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Transcript
```The Labor Market
Labor Supply: (labor is supplied by workers)
In economics, we assume everybody wants to make as much as possible from
their jobs. This assumption is called income maximization. This assumption is
arrived at because the economist assumes everyone is rational. Does everyone
want to make as much money as possible?
Like any supply curve it is upward sloping to the right (Fig 8.1) because:
Increasing opportunity cost of working. We need some leisure time so
even the highest of wages will not motivate us to work all of the time.
Marginal utility of income – what is this?
-utility declines as you earn more in the higher salary levels
Labor Demand: (demand comes from the employers)
The demand for labor is ‘derived demand’ What is the demand for labor derived
from?
The demand for labor is downward sloping to the right (Figure 8.2). Why?
Marginal Physical Product (MPP. Fig 8.3) – this measures change in output of
employing one additional unit of input (worker).
The mathematical formula is:
Change in output
MPP = ------------------------Change in Qd of labor
We can see MPP in action by the following activity
Activity:
What do we notice about the MPP?
If the worker was paid in strawberries, the strawberry grower will not pay
an additional worker more than the number of strawberries (s)he picks.
The worker however will probably not be paid in strawberries. S/he will be paid
in cash so we need to calculate: Marginal Revenue Product (MRP)-See textbook
definition
If we convert the value of strawberries into cash we would have MRP. In other
words, the dollar value of MPP is called MRP
The mathematical formula is:
Change in total revenue
MRP ---------------------------Change in quantity of labor
We will not be using the formula but, we can see MRP in action by the following
activity
1. Calculate Total Revenue (P multiplied by Quantity) if price of each clip
is \$2 (what a rip!)
2. Calculate the Marginal Revenue product of employing each worker
3. Draw a graph consisting of MRP on the vertical and quantity of labor
on the horizontal axis. Plot MRP
4. At a wage of \$12 per hour how many workers will you hire?
Hint 1: An employer will employ the extra worker if the revenue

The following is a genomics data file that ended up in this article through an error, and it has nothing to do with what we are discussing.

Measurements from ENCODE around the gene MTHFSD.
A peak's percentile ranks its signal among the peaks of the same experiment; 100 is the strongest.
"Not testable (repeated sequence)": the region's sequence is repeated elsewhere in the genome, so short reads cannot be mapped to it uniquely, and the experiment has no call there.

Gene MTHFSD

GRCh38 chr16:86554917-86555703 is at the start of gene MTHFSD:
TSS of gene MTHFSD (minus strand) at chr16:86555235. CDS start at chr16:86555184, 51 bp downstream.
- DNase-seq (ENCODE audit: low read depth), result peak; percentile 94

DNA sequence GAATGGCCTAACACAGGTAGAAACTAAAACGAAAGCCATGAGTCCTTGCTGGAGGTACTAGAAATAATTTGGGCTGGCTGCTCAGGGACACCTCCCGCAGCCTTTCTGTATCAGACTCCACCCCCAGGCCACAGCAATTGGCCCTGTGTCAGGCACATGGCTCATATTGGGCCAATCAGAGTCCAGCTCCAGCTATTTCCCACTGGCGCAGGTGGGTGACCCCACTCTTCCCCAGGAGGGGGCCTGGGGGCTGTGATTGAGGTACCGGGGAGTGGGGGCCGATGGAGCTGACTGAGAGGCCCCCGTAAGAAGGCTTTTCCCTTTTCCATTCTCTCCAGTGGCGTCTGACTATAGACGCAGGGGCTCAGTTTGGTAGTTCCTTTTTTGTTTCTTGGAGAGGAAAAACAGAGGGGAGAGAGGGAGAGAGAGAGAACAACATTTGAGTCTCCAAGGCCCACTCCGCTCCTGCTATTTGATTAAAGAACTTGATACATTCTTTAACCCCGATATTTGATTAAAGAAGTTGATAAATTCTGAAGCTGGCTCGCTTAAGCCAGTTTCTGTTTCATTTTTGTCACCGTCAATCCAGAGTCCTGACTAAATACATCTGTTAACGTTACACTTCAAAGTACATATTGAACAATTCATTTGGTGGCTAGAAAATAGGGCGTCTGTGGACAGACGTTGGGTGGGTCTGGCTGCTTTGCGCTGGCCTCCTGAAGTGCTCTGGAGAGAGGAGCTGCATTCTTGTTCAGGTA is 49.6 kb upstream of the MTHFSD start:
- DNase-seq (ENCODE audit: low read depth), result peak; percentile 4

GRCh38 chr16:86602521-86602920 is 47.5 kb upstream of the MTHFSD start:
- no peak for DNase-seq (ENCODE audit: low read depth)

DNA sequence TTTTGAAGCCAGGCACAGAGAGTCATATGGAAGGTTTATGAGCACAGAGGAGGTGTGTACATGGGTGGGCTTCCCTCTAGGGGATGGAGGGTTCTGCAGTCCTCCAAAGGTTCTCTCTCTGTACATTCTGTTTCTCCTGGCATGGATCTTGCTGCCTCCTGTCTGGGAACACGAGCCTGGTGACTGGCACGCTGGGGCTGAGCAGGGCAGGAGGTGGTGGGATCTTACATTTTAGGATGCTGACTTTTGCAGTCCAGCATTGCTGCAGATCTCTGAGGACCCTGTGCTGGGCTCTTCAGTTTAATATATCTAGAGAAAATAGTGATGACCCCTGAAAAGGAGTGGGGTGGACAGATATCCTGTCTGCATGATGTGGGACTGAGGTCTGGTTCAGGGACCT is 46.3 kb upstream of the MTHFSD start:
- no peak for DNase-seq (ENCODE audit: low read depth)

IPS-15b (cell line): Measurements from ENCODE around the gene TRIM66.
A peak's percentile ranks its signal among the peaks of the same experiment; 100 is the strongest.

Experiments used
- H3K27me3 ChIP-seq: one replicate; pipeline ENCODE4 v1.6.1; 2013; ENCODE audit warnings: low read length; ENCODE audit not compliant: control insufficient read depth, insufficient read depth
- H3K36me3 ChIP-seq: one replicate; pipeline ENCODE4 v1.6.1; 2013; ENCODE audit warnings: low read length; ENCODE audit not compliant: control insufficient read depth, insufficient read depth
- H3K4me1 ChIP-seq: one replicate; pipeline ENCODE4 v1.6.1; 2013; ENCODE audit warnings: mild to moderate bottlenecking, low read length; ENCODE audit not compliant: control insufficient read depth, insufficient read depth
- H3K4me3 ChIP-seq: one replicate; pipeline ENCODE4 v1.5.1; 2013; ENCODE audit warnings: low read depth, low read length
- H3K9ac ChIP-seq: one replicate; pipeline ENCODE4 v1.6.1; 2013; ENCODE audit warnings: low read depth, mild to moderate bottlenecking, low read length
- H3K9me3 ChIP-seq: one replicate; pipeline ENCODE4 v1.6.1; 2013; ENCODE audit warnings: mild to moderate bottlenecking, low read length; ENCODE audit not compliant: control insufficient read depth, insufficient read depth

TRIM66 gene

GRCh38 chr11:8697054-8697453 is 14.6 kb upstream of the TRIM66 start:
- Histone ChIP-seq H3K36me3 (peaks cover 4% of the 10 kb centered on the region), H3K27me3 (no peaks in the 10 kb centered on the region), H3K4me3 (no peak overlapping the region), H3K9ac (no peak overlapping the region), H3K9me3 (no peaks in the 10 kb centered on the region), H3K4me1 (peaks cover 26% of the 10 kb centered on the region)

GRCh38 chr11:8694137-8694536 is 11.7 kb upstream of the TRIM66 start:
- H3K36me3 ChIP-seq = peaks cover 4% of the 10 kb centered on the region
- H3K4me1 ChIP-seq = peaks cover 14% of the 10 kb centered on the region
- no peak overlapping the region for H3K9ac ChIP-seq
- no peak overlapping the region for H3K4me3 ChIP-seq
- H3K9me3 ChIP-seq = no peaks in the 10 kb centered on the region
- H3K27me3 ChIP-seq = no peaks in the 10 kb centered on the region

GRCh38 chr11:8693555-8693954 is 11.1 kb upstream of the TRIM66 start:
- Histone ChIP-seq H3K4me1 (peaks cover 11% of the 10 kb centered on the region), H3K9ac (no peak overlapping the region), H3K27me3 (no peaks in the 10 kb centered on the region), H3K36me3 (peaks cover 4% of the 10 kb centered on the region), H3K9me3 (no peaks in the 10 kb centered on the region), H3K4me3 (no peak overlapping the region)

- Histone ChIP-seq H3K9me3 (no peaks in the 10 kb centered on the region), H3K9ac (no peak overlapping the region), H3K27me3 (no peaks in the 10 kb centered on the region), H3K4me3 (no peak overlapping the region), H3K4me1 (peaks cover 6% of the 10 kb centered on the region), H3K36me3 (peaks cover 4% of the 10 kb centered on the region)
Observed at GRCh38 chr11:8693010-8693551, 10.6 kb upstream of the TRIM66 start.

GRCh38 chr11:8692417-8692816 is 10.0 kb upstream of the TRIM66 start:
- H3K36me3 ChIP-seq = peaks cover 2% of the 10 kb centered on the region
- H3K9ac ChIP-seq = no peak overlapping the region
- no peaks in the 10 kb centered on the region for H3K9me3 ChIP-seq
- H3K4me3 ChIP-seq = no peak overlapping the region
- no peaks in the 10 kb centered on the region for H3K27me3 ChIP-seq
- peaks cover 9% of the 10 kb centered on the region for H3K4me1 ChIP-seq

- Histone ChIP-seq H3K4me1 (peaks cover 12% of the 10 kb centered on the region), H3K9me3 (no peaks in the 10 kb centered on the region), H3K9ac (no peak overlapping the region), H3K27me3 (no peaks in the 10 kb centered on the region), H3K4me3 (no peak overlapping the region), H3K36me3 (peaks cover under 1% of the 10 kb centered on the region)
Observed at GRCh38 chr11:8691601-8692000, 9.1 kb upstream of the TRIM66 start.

s/he earns the employer is more than the paycheck
Hint 2: An employer will not employ the extra worker if the
revenue s/he earns the employer is less than the paycheck.
Hint 3: Draw a horizontal line at \$12 Where do MRP and the wage
rate intersect?
5. If the wage rate goes up 25%, what happens to the number of workers
you hire
6. If wages goes down 25%, what happens to the number of workers
hired?
Therefore: A firm will continue to hire additional units of labor until:
MRP = Market wage rate (see fig 8.4)
OK so I see how MRP is calculated but, what sets the wage rate?
Market Equilibrium sets the wage rate:
If we add up all the demand for workers (from the employers) and all the supply
of workers (from individuals) in a profession, we will have the market demand
and market supply of workers in a particular profession e.g. teachers
The equilibrium point (where demand and supply cross) gives the wage rate and
employment level (fig 8.5). Everyone who is willing and able to work for this
wage will find a job. (This wage does not mean everyone is happy!)
Changing Market Conditions
Increases in minimum wages create lower demand for workers and therefore an
excess supply of labor –see fig 8.7
Labor Unions use exclusion tactics to stop the jobless from eroding their union
negotiated wage rates. So the jobless then flood the non unionized labor market
and bring non union wage rates down.
……..So what of CEO pay? According to economics, how do they get their high
salary levels? If the economist says that they are worth a high wage rate, should
we take the economist’s word?